Volumes 21-25 (2015-2019)

Volume 25 Issue 2 - October 2019
Volume 25 Issue 1 - September 2019
Volume 24 Issue 8 - May 2019
Volume 24 Issue 7 - April 2019
Volume 24 Issue 6 - March 2019
Volume 24 Issue 5 - February 2019
Volume 24 Issue 4 - December 2018 / January 2019
Volume 24 Issue 3 - November 2018
Volume 24 Issue 2 - October 2018
Volume 24 Issue 1 - September 2018
Volume 23 Issue 9 - June / July / August 2018
Volume 23 Issue 8 - May 2018
Volume 23 Issue 7 - April 2018
Volume 23 Issue 6 - March 2018
Volume 23 Issue 4 - December 2017 / January 2018
Volume 23 Issue 3 - November 2017
Volume 23 Issue 2 - October 2017
Volume 23 Issue 1 - September 2017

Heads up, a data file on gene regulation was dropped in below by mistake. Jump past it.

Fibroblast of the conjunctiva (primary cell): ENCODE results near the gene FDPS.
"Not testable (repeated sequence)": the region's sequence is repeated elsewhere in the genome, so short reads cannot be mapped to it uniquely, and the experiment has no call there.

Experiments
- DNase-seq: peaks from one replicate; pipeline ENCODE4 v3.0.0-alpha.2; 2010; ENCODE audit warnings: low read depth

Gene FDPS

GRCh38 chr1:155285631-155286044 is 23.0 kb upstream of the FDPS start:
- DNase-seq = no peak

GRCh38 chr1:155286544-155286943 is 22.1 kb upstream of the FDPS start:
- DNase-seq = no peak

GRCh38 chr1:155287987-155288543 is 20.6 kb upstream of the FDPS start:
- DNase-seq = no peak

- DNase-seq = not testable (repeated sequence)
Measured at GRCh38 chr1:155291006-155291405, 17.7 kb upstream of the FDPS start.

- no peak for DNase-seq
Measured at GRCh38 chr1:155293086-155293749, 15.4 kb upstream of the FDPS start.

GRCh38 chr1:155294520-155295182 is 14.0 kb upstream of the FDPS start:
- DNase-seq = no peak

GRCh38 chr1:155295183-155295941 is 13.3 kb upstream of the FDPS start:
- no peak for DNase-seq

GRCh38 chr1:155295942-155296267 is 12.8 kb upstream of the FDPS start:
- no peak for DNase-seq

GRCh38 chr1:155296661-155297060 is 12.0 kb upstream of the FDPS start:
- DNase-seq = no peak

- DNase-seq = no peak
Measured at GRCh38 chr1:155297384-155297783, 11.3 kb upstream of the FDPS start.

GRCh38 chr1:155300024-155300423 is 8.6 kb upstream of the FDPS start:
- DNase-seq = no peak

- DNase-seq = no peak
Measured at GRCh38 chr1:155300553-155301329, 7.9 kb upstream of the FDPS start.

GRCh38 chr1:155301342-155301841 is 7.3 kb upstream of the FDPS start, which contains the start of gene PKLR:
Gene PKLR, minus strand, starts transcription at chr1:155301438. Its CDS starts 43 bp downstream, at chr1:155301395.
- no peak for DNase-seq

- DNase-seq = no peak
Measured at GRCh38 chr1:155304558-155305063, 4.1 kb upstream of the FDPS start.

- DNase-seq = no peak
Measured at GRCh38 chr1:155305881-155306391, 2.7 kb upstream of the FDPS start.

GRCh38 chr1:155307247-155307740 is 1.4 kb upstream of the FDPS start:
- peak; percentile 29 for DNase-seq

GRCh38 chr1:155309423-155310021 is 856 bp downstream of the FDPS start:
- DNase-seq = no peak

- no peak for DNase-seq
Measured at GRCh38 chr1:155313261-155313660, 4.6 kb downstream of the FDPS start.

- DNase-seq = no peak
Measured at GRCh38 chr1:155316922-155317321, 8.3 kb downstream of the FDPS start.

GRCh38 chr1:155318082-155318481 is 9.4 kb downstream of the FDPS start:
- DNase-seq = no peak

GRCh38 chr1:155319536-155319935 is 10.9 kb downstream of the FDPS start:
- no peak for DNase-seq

Volume 22 Issue 9 - Summer 2017
Volume 22 Issue 8 - May 2017
Volume 22 Issue 7 - April 2017
Volume 22 Issue 6 - March 2017
Volume 22 Issue 5 - February 2017
Volume 22 Issue 4 - December 2016/January 2017
Volume 22 Issue 2 - October 2016
Volume 22 Issue 1 - September 2016
Volume 21 Issue 9 - Summer 2016
Volume 21 Issue 8 - May 2016
Volume 21 Issue 6 - March 2016
Volume 21 Issue 5 - February 2016
Volume 21 Issue 4 - December 2015/January 2016
Volume 21 Issue 3 - November 2015
Volume 21 Issue 2 - October 2015
Volume 21 Issue 1 - September 2015